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I wanted to inform everyone of the extensive updates I've done to the SPIDER website (Social Psychology of Information Diffusion -- Educational Resources), which can be accessed by clicking on
I typically update the website every few days, so please check it regularly; periodically, though, I will send out a message to summarize the material that has been added. The most recently added links include:
*The "Baconizer," a site that uses Amazon.com's "people who purchased X also purchased Y" database to show commonalities of consumer preferences.
*A study from the University of Florida that found traditional children's folk songs such as "Home on the Range" and "Erie Canal" are not being taught to schoolchildren as often as in the past.
*An article about the newest additions to the Oxford English Dictionary, including the Hip-Hop term "bling, bling." Relatedly, given that inclusion in the OED can be seen as one sign of a meme's "survival," I've added a "Dictionaries" section that includes a Hip-Hop dictionary and also a Beatnik dictionary, thus making lists of terms and phrases from these subcultures available for anyone to track.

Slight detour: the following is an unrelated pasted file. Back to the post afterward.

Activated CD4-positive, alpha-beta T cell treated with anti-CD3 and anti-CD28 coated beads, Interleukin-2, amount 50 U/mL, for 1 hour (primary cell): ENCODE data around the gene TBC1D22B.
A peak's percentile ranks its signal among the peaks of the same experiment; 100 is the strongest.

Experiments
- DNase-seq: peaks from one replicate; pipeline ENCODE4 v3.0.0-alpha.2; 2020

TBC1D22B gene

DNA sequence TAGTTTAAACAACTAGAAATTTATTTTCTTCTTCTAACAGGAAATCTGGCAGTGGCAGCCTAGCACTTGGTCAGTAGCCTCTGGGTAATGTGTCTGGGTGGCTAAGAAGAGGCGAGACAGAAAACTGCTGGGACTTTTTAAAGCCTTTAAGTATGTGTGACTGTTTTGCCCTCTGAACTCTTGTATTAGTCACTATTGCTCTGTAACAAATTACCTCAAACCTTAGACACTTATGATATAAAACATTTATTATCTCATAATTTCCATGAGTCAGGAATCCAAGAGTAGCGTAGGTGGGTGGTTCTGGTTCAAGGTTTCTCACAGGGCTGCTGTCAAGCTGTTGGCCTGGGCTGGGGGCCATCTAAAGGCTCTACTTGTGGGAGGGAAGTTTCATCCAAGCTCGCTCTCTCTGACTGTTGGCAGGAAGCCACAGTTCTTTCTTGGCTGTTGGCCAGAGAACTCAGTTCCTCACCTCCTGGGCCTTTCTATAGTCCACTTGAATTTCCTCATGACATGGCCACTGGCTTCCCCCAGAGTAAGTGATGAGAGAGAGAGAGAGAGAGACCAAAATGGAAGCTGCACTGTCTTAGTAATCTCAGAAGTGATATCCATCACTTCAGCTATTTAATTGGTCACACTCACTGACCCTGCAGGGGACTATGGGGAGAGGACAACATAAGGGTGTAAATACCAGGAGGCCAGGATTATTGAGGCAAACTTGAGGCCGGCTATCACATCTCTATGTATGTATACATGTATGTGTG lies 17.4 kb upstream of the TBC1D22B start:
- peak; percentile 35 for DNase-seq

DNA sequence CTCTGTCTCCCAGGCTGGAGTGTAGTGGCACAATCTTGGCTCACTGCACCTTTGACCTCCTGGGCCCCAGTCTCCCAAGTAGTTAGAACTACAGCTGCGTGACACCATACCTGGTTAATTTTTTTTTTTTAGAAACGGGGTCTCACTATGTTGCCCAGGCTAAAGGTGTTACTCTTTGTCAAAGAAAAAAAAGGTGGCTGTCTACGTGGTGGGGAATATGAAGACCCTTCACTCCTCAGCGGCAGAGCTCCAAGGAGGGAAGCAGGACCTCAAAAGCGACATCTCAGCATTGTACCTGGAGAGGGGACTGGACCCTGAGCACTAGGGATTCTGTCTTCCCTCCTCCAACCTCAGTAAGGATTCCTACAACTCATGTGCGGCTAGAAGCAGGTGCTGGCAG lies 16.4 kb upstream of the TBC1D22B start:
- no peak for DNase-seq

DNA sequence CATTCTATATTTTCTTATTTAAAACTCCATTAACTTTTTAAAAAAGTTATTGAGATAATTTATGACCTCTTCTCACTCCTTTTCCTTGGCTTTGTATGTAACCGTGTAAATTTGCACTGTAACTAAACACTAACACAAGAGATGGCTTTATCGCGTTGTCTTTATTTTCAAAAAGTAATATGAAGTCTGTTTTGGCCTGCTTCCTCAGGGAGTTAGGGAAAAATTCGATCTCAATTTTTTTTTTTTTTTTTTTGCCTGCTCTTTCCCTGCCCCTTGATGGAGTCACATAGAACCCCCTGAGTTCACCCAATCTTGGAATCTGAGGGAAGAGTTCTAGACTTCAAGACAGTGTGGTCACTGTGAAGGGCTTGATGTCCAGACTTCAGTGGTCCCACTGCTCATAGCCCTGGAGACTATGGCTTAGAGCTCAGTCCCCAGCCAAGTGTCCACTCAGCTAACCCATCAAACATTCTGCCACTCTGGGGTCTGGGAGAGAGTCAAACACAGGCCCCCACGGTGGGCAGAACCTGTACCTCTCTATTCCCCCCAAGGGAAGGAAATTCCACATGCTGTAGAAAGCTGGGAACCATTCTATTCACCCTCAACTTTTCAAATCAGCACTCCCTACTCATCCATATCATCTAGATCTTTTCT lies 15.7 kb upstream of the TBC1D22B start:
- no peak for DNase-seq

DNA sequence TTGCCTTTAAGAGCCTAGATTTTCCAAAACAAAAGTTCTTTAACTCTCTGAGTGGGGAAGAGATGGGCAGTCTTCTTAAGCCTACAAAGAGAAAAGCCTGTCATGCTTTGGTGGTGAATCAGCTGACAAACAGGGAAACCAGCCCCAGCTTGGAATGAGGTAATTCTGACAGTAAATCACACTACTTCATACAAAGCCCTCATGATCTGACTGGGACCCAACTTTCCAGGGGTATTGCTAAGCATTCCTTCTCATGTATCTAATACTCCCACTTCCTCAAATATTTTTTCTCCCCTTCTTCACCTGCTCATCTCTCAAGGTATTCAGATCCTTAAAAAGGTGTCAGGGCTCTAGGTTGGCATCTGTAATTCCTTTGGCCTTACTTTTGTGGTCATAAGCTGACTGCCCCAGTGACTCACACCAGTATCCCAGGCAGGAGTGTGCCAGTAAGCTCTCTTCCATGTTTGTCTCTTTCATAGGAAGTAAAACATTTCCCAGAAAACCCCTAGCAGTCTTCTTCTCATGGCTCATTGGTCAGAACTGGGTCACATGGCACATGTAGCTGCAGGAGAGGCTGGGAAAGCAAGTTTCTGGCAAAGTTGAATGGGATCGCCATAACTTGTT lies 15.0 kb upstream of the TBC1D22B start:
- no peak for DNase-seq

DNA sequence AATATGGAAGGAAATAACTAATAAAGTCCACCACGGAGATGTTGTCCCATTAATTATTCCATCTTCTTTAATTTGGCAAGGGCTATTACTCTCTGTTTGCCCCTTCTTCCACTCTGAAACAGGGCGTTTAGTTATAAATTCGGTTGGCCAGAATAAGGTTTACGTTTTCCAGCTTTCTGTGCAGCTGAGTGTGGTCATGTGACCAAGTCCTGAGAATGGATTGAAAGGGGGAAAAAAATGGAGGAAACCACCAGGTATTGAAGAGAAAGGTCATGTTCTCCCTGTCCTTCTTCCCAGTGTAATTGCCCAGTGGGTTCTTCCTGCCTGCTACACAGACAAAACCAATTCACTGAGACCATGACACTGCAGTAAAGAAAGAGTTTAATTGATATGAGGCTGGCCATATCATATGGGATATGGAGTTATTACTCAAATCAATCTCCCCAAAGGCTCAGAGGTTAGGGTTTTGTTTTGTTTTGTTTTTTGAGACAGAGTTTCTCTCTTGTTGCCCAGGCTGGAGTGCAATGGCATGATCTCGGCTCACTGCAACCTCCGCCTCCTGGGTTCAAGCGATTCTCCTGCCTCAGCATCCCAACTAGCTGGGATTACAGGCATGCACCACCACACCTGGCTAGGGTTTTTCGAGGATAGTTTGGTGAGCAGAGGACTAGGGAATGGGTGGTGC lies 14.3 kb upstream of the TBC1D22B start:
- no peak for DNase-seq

*A database maintained by the Social Security Administration of the popularity of baby names by year and by decade going back over 100 years. Everyone I've shown this to has really enjoyed looking through it. :)
*Misheard song lyrics, known as "Mondegreens," in honor of the time when someone misheard the lyric "laid him on the green" as "Lady Mondegreen." This is extremely relevant to Richard Dawkins's concept of "copying-fidelity" as a contributory factor to memes' survivability.
*The addition of several research-project websites. In fact, I now have so many of these sites that I've created topic categories (business/commerce, culture, health, general memes, and general networks). One interesting research-related link is to some papers by Ohio State University political scientist Paul Beck and his colleagues on personal discussion networks and presidential-election voting.
I've still not received any article or book reviews. I'm sure many of you have recently read something relevant, and the reviews can be very brief (100 words or less) and informal. You can just type out a little something and e-mail it to me. It's fine with me to have multiple reviews of the same article or book, so don't be deterred if you see a review already in place for something.
Alan Reifman, Ph. D., Assistant Professor
Dept of Human Dev't and Family Studies
College of Human Sciences
Texas Tech University
Lubbock, TX 79409-1162
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